Hello. Welcome to the third installment of "Foe"Rensics. It seems there was a decided preference for incorporating some actual real facts into this, so I'm going to stick with it and see how it goes. As always, there may be places where I've stretched the truth a bit. This week, we're traveling to the pirate infested waters of Greenville1, NC, home of East Carolina.

Where the Passing Attack Is At

Frank Beamer is fond of reminding reporters after his team's first game that the most improvement in a season happens between the first and second games. It's a coaching adage that is common because it is usually pretty true. The first week a coach prepares his game plan based on who he thinks his team is. It's not unusual for a squad to perform like something entirely unimagined. In that case, the changes made from week one to week two will increase productivity as scheme, practice focus, and game plan better match personnel and their pros and cons.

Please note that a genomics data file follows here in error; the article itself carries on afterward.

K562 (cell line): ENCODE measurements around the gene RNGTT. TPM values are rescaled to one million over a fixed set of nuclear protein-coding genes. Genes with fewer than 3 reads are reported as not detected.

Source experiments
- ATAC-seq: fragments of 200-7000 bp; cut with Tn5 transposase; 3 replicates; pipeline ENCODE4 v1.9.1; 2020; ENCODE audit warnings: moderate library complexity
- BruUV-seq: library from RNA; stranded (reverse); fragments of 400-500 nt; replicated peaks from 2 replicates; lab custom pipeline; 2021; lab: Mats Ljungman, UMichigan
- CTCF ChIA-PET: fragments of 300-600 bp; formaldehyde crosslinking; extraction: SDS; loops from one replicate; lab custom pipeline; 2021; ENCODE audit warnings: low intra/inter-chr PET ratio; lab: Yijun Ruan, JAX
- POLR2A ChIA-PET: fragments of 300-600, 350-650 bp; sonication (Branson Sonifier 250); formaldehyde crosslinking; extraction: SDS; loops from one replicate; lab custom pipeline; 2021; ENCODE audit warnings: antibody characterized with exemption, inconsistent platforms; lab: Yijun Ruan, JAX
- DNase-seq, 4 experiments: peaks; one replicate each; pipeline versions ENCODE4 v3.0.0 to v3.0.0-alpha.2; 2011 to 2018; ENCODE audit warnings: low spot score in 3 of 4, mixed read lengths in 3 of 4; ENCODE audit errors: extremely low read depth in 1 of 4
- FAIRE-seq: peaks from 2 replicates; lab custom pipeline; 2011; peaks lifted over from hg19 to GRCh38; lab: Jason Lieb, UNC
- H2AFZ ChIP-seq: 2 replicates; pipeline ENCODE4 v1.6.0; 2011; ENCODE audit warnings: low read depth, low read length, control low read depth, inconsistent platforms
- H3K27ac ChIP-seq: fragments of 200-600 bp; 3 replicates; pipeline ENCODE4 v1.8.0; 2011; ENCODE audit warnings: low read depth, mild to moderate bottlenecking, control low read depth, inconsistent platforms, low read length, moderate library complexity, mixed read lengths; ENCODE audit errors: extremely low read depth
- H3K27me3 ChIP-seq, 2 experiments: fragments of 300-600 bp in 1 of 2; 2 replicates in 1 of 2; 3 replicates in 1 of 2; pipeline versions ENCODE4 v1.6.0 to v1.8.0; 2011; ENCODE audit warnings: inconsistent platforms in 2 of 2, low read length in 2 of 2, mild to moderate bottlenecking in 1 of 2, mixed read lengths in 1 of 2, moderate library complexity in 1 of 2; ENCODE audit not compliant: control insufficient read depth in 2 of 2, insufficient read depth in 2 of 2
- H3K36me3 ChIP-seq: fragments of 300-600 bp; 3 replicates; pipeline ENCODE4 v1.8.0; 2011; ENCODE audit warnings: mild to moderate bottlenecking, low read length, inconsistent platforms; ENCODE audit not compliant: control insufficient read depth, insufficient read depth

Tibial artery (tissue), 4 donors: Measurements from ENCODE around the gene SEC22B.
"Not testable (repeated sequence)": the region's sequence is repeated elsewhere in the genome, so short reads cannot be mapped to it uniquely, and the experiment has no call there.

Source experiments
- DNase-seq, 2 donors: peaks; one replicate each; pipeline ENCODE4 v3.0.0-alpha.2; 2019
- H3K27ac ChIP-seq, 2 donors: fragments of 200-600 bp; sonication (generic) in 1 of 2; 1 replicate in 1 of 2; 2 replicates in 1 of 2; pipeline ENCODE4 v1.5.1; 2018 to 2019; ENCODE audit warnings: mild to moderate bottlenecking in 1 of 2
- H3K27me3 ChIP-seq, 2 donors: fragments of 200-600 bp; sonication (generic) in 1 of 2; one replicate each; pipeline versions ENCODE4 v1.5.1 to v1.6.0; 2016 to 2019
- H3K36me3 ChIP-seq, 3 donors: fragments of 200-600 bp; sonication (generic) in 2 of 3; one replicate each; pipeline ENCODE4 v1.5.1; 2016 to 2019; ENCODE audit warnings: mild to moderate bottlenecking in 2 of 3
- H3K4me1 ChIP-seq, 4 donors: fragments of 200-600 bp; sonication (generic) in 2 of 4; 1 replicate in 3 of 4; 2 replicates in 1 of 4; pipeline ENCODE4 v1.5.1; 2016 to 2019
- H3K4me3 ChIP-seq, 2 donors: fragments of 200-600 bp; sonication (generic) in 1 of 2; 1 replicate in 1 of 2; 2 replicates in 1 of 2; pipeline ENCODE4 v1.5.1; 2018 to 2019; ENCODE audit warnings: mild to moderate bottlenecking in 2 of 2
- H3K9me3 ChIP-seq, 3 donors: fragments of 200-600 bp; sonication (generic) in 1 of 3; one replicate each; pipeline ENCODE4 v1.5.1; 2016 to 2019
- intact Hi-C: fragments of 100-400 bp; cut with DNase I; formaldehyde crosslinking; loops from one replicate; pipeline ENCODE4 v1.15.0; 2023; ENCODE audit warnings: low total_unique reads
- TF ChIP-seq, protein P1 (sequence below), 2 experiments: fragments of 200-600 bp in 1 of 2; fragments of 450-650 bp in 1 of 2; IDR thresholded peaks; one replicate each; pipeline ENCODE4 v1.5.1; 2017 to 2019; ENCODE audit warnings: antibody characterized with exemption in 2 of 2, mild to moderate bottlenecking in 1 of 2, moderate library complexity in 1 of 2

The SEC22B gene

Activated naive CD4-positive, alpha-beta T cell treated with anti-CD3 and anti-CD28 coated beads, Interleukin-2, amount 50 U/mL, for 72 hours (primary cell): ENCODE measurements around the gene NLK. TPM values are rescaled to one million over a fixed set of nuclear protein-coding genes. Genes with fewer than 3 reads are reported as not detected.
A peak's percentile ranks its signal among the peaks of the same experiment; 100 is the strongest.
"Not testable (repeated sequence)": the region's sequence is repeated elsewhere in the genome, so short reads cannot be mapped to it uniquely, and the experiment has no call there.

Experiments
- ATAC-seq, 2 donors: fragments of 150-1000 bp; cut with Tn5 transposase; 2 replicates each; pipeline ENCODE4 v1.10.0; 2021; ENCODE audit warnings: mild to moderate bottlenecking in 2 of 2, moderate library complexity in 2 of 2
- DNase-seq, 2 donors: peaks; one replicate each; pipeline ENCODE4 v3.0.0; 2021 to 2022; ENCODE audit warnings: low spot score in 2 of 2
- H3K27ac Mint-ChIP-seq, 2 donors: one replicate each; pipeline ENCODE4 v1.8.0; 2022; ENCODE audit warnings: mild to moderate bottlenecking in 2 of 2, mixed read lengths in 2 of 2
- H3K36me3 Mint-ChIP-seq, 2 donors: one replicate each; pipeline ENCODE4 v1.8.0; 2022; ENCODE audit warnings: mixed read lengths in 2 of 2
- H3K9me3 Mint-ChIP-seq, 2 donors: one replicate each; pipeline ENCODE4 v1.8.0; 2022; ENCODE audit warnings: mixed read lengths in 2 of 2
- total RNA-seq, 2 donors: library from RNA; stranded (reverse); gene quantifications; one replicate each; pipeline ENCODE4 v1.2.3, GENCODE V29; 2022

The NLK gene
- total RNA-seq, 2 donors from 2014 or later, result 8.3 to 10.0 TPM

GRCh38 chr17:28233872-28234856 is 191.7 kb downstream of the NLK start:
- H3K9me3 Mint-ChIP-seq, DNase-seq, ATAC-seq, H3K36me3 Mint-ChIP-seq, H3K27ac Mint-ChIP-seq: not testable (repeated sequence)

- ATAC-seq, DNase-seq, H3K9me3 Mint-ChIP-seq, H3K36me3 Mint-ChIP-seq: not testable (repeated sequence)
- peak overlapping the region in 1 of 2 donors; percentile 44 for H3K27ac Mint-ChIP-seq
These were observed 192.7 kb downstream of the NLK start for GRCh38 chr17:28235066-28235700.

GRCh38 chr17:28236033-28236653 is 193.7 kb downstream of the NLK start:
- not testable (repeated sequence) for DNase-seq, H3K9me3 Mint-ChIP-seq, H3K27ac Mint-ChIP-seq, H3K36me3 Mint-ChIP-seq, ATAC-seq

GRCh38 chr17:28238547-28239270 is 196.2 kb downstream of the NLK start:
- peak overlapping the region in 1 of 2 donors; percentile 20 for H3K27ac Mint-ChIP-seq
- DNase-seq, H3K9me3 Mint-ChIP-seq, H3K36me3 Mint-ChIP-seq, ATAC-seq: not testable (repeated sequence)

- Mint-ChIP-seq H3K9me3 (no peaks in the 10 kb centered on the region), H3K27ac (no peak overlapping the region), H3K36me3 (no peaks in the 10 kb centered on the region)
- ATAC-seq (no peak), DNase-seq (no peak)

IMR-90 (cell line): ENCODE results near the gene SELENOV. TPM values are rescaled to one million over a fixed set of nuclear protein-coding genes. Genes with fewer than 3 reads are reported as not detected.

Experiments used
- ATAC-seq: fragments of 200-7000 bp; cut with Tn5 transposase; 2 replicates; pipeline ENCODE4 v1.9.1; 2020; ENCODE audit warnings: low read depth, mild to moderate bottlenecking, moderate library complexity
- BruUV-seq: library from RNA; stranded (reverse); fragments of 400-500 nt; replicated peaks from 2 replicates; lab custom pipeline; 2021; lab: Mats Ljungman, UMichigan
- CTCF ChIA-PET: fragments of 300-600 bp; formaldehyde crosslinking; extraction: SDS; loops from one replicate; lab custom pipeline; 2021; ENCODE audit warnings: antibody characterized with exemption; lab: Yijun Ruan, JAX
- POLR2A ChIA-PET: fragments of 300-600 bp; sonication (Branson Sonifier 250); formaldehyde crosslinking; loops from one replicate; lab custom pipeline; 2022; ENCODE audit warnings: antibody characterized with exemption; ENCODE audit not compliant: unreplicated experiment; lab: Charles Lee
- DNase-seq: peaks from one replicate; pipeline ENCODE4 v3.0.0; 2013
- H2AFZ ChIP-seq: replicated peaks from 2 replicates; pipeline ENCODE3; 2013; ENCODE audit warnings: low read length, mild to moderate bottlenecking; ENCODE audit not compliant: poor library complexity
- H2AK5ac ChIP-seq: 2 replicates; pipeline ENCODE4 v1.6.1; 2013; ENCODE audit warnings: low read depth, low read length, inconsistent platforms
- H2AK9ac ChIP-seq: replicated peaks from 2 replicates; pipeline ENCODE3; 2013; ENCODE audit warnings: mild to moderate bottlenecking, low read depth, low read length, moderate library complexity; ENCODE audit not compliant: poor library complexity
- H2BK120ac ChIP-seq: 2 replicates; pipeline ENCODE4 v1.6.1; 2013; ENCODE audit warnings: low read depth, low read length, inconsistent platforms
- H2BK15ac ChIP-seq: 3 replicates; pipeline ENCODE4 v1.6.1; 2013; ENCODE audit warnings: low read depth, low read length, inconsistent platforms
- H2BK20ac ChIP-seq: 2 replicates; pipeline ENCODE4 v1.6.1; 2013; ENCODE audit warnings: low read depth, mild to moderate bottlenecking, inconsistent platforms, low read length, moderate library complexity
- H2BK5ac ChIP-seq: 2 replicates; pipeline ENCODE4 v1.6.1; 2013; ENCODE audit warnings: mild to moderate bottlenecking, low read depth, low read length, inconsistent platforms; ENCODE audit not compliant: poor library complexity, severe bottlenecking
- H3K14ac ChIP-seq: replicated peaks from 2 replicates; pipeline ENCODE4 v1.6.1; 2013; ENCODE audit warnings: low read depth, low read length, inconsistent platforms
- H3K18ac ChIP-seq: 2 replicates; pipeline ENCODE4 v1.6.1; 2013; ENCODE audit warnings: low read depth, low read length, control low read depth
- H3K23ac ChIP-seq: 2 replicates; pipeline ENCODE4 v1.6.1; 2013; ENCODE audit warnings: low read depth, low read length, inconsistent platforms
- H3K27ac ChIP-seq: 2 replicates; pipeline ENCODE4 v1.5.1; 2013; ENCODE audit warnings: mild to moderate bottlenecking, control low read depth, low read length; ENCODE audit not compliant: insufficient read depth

The Alabama game taught the Hokies coaching staff a lot about the current squad. Bud Foster and the defensive coaches saw their defense hold up very well versus one of the best pro-formation offenses in the country. The d-line looked stout against the run and the slanting scheme worked well to take away a powerful zone-rushing offense. Coach Torrian Gray's youngest pupils (Kendall Fuller, Brandon Facyson, and Donovan Riley) all looked more than capable in pass coverage, and his eldest statesman (Kyle Fuller) appeared to have taken the next step in single man coverage against one of the nation's premiere wide receivers. The defense looked to be pretty special after the first game, and simply needed to see that success continue against the spread-style offense that Western Carolina brought to town.